April 30 through May 4 is Air Quality Awareness week, a cooperative effort between the Rhode Island Department of Environmental Management (DEM), the Environmental Protection Agency (EPA), and the National Weather Service (NWS) to remind everyone to protect their health by paying attention to local air quality. With the onset of warmer weather, DEM is urging Rhode Islanders to be aware of the increased risk of ground-level ozone and fine particle pollution, and take health precautions when smog levels are high.
When air quality is expected to reach unhealthy levels due to elevated levels of ozone or fine particle pollutants in the air, DEM issues an Air Quality Alert under a joint air quality program DEM manages with the Rhode Island Public Transit Authority (RIPTA), Rhode Island Department of Transportation (RIDOT), and the Rhode Island Department of Health (HEALTH). The year-round Air Quality Alert program encourages residents to reduce air pollutant emissions by limiting their car travel and their use of small engines, lawn mowers, and charcoal lighter fluids. To help cut down on the use of cars, all regular RIPTA routes — excluding special services such as the Providence/Newport ferry service — will be free on Air Quality Alert days. DEM forecasts Air Quality Alert days, issuing Air Quality Alerts typically on the afternoon before such a day occurs.
Ground level ozone, or smog, is a major air pollution problem in Rhode Island and other northeast states. Ozone forms when emissions from power plants, factories, automobiles and other products we use every day react in the atmosphere in the presence of sunlight and high temperatures.
"Rhode Islanders can help reduce air pollution by driving less, refueling after dark, conserving electricity, and by not operating outdoor power equipment when air quality is predicted to be unhealthy," said DEM Director Janet Coit. "Air pollution is a significant health concern, especially for those with asthma and other respiratory conditions. Taking these steps to reduce air pollution can make a real difference and help us all breathe a little easier."
HEALTH warns that unhealthy levels of ozone can cause throat irritation, coughing, chest pain, shortness of breath, increased susceptibility to respiratory infection, and aggravation of asthma and other respiratory ailments. These symptoms are worsened by exercise and heavy activity. The elderly, children, and people who have underlying lung diseases, such as asthma, are at particular risk of suffering from these effects. As ozone levels increase, the number of people affected and the severity of the health effects also increase.
Fine particles are produced by a wide variety of natural and man-made sources, including factories, power plants, motor vehicles, fires, and windblown dust. HEALTH warns that exposure to elevated levels of fine particles can cause respiratory irritation. People with lung disease are at increased risk for aggravated symptoms of asthma and bronchitis, and increased susceptibility to respiratory infections.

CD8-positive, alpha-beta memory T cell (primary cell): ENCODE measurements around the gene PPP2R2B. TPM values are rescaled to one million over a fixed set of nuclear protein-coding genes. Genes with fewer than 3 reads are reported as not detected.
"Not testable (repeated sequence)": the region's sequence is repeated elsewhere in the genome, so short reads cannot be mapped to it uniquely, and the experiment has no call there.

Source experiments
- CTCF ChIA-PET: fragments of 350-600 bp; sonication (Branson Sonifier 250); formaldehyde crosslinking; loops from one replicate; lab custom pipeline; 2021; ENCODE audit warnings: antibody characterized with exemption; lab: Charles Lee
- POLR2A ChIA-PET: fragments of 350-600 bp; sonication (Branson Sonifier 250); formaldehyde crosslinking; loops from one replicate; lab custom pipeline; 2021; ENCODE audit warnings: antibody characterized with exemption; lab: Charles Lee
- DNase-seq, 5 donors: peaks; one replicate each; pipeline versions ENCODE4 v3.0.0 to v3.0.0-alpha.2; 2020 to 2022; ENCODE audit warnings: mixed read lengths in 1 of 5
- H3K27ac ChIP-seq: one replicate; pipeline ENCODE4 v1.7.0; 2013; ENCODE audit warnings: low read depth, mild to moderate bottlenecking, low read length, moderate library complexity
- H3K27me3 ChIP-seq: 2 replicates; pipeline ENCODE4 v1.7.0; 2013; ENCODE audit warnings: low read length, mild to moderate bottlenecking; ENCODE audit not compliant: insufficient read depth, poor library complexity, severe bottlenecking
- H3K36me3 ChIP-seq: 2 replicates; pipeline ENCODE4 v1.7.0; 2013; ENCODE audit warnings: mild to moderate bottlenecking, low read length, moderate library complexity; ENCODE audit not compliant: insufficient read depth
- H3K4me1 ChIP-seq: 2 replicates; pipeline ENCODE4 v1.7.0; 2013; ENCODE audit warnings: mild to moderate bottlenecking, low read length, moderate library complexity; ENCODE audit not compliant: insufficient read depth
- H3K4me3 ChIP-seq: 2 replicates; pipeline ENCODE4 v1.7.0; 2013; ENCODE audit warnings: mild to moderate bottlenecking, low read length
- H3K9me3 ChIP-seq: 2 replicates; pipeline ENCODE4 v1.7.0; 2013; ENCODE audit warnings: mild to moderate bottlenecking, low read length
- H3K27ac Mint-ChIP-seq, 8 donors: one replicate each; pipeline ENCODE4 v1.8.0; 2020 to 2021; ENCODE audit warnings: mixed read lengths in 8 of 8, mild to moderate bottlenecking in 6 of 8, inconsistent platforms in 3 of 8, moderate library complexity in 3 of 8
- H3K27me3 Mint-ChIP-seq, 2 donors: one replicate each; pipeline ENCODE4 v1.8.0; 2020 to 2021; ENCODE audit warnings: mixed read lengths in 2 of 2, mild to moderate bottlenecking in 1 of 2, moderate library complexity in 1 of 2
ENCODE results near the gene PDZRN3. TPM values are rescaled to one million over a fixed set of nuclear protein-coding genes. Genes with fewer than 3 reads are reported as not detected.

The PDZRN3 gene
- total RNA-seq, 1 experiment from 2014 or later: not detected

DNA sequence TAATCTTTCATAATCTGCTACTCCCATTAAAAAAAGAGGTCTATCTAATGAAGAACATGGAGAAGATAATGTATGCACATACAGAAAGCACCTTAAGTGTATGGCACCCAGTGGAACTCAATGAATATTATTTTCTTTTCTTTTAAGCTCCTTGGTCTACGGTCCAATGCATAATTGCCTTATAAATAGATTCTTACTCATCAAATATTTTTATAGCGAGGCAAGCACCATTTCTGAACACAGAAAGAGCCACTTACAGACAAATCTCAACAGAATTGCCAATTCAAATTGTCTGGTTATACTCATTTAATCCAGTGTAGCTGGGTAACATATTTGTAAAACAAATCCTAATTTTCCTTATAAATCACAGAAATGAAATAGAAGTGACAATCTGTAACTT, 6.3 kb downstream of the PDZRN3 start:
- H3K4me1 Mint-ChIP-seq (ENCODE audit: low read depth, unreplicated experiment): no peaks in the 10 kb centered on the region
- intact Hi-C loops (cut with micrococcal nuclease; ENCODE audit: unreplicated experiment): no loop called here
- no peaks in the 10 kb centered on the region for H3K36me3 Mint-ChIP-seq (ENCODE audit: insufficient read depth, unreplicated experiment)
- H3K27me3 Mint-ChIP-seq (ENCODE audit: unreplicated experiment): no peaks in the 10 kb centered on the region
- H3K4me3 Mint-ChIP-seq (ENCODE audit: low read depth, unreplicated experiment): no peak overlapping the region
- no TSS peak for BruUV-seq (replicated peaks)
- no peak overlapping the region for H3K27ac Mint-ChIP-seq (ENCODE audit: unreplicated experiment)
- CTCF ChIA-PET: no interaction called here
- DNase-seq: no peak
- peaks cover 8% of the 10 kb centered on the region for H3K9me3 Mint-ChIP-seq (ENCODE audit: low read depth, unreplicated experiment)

When fine-particle concentrations in the ambient air are elevated, people with respiratory or heart disease, the elderly, and children should limit prolonged and strenuous outdoor activity, even in the early morning hours. Unlike ozone, fine particle concentrations can be elevated throughout the day, even in the early morning hours. Individuals who experience respiratory or cardiac symptoms should consult their doctors. Particulate levels can also be elevated indoors when outdoor levels are high, although some filters and air cleaners can reduce those levels. Smoking and the use of candles, fireplaces, and wood stoves can also cause elevated indoor levels of fine particles.
RIPTA is reimbursed for bus and trolley rides on Air Quality Alert days through the federal Congestion Mitigation and Air Quality (CMAQ) program. The RI Department of Transportation, in conjunction with the Federal Highway Administration, makes these funds available for projects that reduce congestion on the highways or reduce emissions from transportation-related activities.
Air Quality Alert Days will be posted on the DEM website homepage, www.dem.ri.gov, and on the RIPTA website, www.ripta.com, under "News & Events." In addition, the alerts will also be posted on the RIDOT Transportation Management Center's overhead dynamic message signs on the afternoon before and the morning of the Air Quality Alert day.
DEM's daily air quality forecast and links to near real time ozone and particulate matter readings are available on the Department's website, www.dem.ri.gov, by clicking on "Air Quality Forecast" under "Timely Topics." When high ozone or particulate matter levels are predicted, DEM advises residents to check that page for the current air pollution levels before engaging in strenuous outdoor activities. Information about ozone, fine particles, and other air quality issues may also be obtained by calling DEM's Office of Air Resources at 401-222-2808.
For information on RIPTA bus service, schedules and fares, call 401- 781-9400, or visit ripta.com.
RI Department of Environmental Management Press Contact: Gail Mastrati 222-4700 ext. 2402